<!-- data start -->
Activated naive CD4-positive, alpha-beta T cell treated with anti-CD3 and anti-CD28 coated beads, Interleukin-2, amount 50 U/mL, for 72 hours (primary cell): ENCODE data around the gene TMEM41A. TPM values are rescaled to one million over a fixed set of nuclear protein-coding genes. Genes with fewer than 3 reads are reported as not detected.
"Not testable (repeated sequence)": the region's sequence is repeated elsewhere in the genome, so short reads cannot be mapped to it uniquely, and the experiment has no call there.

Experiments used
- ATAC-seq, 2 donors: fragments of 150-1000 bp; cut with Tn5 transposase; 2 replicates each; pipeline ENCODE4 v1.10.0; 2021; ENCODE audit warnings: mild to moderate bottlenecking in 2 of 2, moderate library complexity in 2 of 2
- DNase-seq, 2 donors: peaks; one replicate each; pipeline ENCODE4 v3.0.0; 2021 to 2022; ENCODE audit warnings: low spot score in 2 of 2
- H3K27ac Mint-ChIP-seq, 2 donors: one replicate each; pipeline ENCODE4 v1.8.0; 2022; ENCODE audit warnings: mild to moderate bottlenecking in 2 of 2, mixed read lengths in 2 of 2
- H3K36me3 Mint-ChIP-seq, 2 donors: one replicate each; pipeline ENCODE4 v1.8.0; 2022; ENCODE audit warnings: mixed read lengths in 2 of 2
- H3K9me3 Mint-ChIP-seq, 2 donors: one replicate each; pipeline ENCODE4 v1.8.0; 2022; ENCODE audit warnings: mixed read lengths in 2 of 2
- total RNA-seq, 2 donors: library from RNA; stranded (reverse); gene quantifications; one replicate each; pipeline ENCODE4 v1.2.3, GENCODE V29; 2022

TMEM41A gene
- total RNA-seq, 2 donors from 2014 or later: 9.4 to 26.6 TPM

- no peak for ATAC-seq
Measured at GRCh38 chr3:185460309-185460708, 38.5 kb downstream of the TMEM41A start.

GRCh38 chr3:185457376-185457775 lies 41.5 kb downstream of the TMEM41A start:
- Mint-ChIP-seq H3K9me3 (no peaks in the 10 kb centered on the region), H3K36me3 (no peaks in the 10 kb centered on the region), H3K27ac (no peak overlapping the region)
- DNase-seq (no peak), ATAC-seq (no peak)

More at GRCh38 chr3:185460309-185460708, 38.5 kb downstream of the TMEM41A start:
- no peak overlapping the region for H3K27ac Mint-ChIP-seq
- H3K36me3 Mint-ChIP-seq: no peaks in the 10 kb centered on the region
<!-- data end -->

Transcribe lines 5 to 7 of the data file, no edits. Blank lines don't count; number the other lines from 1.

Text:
- DNase-seq, 2 donors: peaks; one replicate each; pipeline ENCODE4 v3.0.0; 2021 to 2022; ENCODE audit warnings: low spot score in 2 of 2
- H3K27ac Mint-ChIP-seq, 2 donors: one replicate each; pipeline ENCODE4 v1.8.0; 2022; ENCODE audit warnings: mild to moderate bottlenecking in 2 of 2, mixed read lengths in 2 of 2
- H3K36me3 Mint-ChIP-seq, 2 donors: one replicate each; pipeline ENCODE4 v1.8.0; 2022; ENCODE audit warnings: mixed read lengths in 2 of 2